By Joanna Thurmann
A morning of song, story, and prayer invited attendees of Santa Clara Faith Formation Conference at the Santa Clara Convention Center on November 30 to encounter the heart of Pope Francis and the people he holds dearest; the poor and vulnerable.
That encounter continued in a talk by Catholic Relief Services entitled “God Walks With Us: The Catholic Church’s Response to the Refugee Crisis.” Ken Preston of CRS said, “There are 65 million refugees around the world.” This is due in large part to the violence and conflict in the Middle East and Central America.
He stressed the distinction between migrants, who can choose to leave for economic reasons but are not compelled to do so, and refugees, who are forced to flee due to wars, drug violence, famine, climate change, and dire poverty.
These reasons are heightened by the pull factors that destine them for the US. This includes jobs, family reunification, human rights protections, and the pursuit of the American dream. But the toils that await them on the journey are many, from extortion and abuse to human trafficking. And they face many hardships once they arrive. Preston emphasized, “If people make this choice, they are not making it lightly.”
The CRS response to the crisis involves migrant services, development, and peacebuilding. And a number of immersion and educational programs help Catholics foster a sense of solidarity with migrants and refugees. As church, we connect through prayer, learning, giving, and advocacy.
The prerequisite, of course, is a deep sense of empathy for the plight of the suffering. “It is obvious that today’s world is in need of mercy and compassion, and the capacity for empathy,” said Pope Francis in a 2015 interview. Anne Kertz Kernion unfolded exactly what this means in her session on the spirituality and science of compassion. She leveraged her background in engineering, neuroscience, spirituality, and positive psychology.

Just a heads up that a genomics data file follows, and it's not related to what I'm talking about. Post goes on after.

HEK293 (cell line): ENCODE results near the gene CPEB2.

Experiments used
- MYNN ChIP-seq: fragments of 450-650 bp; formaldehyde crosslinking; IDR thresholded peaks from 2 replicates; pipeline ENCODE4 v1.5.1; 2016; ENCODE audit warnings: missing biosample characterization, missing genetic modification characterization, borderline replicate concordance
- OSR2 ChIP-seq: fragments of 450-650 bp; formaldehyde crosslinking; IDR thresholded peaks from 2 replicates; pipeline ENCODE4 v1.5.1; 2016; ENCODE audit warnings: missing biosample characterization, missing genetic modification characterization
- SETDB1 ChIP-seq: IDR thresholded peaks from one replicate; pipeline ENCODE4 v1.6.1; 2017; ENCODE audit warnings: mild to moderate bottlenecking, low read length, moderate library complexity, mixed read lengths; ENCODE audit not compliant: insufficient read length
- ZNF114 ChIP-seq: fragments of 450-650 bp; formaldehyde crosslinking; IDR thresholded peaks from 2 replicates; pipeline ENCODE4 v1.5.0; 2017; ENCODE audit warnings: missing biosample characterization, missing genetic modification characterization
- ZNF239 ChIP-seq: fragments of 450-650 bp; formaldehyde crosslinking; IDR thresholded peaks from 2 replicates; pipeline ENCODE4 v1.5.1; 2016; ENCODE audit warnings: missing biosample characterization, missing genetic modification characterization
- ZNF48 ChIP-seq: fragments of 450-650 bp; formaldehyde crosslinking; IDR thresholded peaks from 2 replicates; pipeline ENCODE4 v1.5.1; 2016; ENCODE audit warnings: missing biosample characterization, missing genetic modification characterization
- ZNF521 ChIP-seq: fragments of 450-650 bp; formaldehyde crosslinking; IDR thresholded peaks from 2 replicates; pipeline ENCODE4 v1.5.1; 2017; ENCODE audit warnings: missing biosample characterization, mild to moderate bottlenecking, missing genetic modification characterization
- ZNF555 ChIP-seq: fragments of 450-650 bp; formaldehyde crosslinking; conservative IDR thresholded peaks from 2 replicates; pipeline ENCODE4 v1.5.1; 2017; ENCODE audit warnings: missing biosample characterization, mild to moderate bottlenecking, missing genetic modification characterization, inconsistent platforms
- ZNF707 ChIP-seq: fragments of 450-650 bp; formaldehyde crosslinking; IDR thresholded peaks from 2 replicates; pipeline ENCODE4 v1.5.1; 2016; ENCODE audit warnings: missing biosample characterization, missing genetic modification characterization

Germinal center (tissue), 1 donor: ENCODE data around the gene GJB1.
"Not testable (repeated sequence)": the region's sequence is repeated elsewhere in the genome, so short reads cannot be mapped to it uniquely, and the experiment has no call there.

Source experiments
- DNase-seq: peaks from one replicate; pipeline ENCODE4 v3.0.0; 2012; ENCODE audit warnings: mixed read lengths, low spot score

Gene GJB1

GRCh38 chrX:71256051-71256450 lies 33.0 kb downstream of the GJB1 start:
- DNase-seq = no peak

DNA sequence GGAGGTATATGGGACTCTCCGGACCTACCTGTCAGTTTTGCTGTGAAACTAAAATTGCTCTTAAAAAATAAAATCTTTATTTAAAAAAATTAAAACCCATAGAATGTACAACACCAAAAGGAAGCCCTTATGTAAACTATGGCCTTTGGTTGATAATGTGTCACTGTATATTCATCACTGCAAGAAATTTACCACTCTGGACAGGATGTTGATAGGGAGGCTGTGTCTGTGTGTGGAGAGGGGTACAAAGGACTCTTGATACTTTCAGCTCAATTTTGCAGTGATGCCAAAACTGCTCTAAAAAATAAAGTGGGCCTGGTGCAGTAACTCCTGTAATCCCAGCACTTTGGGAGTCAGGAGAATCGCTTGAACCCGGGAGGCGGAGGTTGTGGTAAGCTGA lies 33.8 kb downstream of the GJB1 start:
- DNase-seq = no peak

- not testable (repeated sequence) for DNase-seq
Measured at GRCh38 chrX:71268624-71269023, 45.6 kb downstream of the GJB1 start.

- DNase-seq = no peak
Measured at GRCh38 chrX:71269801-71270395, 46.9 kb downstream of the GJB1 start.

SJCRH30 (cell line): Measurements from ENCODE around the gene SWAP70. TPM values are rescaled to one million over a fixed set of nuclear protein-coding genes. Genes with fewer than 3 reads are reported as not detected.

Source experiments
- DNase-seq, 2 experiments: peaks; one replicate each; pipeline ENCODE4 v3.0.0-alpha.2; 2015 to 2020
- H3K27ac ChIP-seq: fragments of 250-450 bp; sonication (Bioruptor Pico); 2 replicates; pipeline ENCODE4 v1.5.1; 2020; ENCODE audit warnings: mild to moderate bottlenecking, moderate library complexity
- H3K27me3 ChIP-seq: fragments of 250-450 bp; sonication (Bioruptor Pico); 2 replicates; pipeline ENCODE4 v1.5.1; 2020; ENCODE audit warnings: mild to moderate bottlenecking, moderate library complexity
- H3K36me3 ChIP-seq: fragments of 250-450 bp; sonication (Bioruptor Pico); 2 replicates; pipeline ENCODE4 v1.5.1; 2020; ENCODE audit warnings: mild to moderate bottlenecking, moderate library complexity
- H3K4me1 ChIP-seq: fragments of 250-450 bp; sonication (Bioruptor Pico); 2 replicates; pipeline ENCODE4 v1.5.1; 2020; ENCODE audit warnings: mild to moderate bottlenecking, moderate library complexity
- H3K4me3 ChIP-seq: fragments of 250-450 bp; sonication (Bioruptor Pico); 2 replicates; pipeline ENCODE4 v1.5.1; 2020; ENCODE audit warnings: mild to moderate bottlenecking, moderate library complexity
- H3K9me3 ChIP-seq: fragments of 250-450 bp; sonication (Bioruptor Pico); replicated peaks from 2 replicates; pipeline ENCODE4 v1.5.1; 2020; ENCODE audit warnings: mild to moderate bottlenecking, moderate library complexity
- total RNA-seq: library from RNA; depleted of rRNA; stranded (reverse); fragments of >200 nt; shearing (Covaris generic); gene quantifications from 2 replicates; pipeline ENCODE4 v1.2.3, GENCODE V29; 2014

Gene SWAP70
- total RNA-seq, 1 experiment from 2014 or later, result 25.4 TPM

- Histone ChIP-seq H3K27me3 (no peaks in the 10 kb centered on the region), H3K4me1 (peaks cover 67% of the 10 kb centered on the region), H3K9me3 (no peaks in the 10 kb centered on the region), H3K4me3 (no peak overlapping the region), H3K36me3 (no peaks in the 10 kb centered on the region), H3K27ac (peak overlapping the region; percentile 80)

“Compassion can be cultivated through listening, kindness, and Christian mindfulness. There are concrete habits of highly empathic people,” said Kernion. “We don’t have to be born with it.”
The word compassion comes from Latin roots meaning “to suffer with.” Through our willingness to suffer with another, we become connected.
That is the difference between empathy and sympathy. “Empathy is a choice to connect with something inside of myself that knows that feeling,” explained Kernion. All too often, we rush to the silver lining because suffering and silence are uncomfortable.
Put another way, “empathy is walking a hundred miles in someone else’s shoes. Sympathy is just being sorry that their feet hurt,” clarified Kernion.
To be compassionate, we need the capacity for mindful listening, for sitting with their pain and simply saying, “I am here for you.” Self-compassion is crucial, as well.
The great news is that this compassionate instinct is beneficial to both parties. It has a definitive biological basis and promotes mental health, reduces stress, increases longevity, and improves relationships.
But one thing that compassion does not require is grumpiness. This was the theme of a fourth session called “Becoming a Disciple of Joy and Mercy,” presented by Rev. Dr. Thomas A. Kane, CSP. He cited Pope Francis’s infectious smile, openness, and elation.
“Encountering Jesus is at the core of who we are; this is the source of our joy,” said Kane. “Those who invite him into their lives deepen their hope and enthusiasm.”
Thus, the authentic encounter with the most vulnerable must be met with the most empathy. And that must be sourced from the great joy of our encounter with Jesus. Encounter, empathy, and joy are our path toward church renewal.
Click here to see more photos from the SCFFC.